There’s an interesting post on local growth management over at the Sound Politics Public blogs. One would assume that it would detail the unfeeling environmental bureaucracy over at King County, how they roll over rural landowners who just want to do with their land what they want. Rather, its a short example of how often times when landowners want to preserver the rural feel of their community, there is nothing local government can do about it. Despite what some folks say.
Read the entire post, but here’s the good part:
With my councilmember gagged within the convenient “quasi-judicial” straightjacket surrounding land use decisions, forbidding her to even discuss related issues with here constituents, it’s clear that Mr. Spohr is just one more cog in Ron Sims’ growth machine. Citizens still have no means to challenge the systemic wrongdoing within this government that occurs every day. The creation of the new Rural Ombudsman is just the latest cruel joke in support of King County’s false interest in responding to rural concerns.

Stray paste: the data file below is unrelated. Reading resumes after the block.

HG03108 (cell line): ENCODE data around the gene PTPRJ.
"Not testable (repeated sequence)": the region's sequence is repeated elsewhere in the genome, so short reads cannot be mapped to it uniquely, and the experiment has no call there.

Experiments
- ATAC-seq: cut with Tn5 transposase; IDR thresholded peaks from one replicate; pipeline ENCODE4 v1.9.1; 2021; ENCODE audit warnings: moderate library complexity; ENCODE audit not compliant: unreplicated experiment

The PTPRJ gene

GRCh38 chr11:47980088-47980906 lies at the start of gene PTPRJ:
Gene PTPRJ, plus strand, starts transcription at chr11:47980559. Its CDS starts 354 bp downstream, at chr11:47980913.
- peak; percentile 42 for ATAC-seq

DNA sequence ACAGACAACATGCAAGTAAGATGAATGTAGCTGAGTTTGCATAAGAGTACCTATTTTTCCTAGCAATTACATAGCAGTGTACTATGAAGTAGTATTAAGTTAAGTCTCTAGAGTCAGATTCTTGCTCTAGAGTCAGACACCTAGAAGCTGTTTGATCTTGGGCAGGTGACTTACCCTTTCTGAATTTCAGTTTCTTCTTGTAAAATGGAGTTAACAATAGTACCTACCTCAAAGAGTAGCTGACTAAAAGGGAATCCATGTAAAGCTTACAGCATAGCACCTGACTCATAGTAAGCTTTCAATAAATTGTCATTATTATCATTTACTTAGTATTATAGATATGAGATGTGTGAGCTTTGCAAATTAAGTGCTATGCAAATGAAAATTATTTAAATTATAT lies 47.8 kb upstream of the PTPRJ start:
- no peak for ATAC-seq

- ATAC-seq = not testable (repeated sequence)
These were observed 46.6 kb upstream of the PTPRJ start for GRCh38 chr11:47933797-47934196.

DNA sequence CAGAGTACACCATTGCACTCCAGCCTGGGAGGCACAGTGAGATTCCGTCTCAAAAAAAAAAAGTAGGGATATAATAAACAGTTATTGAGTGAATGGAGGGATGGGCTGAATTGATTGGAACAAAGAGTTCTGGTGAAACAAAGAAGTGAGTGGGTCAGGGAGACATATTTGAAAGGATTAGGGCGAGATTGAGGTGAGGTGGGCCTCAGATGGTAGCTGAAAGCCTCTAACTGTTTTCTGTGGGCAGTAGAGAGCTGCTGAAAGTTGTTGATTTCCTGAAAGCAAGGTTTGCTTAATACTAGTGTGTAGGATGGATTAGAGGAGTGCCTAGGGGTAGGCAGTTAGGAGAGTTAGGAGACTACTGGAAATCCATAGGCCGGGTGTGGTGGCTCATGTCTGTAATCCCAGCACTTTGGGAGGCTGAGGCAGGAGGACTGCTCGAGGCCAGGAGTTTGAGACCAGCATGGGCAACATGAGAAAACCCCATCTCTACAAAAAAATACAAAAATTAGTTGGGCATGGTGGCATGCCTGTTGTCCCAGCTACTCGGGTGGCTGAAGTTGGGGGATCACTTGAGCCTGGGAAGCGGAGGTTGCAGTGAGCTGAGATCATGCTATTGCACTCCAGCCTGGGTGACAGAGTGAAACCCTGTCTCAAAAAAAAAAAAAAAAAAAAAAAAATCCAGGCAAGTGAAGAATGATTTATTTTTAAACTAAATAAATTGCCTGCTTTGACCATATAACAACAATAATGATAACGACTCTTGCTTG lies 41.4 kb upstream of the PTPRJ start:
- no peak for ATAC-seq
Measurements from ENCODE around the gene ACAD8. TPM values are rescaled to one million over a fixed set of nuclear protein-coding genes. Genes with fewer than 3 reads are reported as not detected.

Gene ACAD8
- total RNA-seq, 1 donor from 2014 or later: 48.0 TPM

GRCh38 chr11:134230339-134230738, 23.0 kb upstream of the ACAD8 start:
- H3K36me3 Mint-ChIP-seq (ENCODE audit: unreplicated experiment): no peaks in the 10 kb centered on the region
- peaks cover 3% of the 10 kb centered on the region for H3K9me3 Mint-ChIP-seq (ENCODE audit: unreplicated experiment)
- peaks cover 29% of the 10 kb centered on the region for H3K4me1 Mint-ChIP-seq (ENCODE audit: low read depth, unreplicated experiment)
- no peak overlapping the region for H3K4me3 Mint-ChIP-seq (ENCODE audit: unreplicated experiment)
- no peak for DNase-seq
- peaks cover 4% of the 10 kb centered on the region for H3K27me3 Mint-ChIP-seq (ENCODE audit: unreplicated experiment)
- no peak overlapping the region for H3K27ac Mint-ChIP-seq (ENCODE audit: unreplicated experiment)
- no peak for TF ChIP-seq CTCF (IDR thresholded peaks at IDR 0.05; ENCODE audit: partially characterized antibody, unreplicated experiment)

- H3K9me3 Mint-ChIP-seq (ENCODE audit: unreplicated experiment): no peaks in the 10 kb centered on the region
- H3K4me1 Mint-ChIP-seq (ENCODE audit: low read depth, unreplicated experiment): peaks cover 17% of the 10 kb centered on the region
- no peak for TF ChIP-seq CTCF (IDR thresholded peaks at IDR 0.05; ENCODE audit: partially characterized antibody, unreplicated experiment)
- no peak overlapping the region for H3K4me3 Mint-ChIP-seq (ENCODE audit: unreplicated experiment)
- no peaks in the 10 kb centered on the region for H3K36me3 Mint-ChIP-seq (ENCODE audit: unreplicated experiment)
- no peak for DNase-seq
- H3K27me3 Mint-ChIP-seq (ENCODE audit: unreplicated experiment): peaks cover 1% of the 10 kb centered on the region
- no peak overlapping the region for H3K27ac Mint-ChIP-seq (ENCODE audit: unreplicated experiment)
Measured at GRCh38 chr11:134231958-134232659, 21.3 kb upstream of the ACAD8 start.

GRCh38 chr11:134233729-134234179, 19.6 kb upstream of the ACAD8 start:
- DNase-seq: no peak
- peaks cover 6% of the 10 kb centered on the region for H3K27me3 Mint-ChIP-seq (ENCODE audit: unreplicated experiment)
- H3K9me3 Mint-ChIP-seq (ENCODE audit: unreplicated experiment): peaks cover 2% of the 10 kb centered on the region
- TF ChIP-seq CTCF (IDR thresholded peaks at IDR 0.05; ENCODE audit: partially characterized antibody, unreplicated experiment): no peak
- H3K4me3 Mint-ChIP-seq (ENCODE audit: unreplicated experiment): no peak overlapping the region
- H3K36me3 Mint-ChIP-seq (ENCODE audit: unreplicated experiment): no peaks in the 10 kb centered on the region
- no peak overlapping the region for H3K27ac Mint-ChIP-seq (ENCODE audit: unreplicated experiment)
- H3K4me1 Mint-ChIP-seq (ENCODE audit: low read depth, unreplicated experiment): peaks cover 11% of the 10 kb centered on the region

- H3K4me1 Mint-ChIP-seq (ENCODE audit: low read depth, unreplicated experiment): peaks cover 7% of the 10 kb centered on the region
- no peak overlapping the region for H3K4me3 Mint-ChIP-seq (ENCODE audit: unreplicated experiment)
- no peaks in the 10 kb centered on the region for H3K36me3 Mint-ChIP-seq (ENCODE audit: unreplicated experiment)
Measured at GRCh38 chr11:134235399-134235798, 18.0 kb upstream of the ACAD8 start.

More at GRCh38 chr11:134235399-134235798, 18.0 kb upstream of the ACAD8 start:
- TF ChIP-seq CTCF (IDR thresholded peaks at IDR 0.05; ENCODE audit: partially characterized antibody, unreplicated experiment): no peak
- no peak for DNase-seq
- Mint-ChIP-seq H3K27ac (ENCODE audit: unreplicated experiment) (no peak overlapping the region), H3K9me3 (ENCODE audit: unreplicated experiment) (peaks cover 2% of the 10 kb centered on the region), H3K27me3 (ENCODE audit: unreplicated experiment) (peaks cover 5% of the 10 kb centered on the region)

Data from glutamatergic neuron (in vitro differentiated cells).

Quadrant, KCDOT and King County DDES have sued the King County Hearing Examiner over his recommendation to the King County Council to deny Redmond Ridge East and rescind its 2002 traffic concurrency certificate. Several King County DOT whistleblowers are currently in Federal Court alleging, among other things, retaliation against them by their managers after they refused to go along with what they believed were improper and even illegal acts committed by the King County Concurrency Group to help Quadrant obtain a certificate to allow 800 more homes along Novelty Hill Road east of Redmond. Novelty Hill Road has been operating above design capacity for several years now.
“Ron Sims’ growth machine”? That isn’t what some would have you believe:
King County government has stolen our land, our money, our trust, our votes, our freedom and our liberty. How 15,000 people can work for such corrupt leadership is beyond me. Ignorance and apathy are the only pillars that hold up the administration of Executive Ron Sims and his council and DDES.
So, if I-933 gives developers more leeway with local government, how many more situations like what the Sound Politics blogger above described will come down the pipe?